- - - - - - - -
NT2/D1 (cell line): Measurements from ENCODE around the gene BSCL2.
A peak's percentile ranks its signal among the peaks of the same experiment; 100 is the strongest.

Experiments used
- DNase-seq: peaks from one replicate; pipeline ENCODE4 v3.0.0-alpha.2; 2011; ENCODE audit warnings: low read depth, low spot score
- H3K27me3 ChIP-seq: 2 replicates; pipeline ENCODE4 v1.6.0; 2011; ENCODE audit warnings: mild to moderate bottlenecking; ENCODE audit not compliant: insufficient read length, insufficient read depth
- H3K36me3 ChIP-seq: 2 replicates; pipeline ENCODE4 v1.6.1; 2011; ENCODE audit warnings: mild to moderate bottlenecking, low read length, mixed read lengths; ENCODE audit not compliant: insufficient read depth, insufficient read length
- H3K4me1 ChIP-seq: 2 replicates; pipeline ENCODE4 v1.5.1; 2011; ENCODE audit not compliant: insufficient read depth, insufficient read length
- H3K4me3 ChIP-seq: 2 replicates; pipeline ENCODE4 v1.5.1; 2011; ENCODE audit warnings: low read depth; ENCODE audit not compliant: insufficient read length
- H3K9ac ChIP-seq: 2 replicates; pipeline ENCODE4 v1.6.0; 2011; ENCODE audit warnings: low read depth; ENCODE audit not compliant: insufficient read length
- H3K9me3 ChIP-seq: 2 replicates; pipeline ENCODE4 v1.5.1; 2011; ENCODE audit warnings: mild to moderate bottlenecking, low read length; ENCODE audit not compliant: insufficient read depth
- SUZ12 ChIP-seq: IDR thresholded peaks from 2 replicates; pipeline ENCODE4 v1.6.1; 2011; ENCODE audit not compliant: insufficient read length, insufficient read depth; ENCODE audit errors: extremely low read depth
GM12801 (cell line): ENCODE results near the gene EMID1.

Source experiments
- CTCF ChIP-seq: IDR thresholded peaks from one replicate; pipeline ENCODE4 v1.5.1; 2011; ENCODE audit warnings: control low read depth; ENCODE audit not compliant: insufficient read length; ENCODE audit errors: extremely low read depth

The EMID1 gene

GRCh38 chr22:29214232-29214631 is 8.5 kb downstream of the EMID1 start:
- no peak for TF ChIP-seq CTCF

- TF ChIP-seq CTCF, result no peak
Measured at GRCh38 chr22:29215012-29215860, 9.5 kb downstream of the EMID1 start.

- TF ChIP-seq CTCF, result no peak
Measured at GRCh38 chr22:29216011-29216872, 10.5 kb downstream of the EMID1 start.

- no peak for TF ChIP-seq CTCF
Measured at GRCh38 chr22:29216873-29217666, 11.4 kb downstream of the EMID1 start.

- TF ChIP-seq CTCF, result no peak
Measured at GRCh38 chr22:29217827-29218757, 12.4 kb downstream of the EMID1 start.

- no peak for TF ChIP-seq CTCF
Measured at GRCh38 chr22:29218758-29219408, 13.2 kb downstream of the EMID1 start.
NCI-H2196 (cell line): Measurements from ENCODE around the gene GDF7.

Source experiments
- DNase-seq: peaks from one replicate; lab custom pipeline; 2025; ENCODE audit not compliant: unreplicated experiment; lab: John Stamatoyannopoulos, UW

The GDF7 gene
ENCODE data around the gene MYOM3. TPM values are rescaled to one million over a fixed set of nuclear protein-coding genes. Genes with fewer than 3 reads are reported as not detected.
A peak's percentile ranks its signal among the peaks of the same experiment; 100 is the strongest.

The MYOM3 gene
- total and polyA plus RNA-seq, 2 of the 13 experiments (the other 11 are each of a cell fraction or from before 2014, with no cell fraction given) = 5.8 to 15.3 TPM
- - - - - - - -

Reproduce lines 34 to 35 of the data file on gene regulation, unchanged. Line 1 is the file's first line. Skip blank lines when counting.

The MYOM3 gene
- total and polyA plus RNA-seq, 2 of the 13 experiments (the other 11 are each of a cell fraction or from before 2014, with no cell fraction given) = 5.8 to 15.3 TPM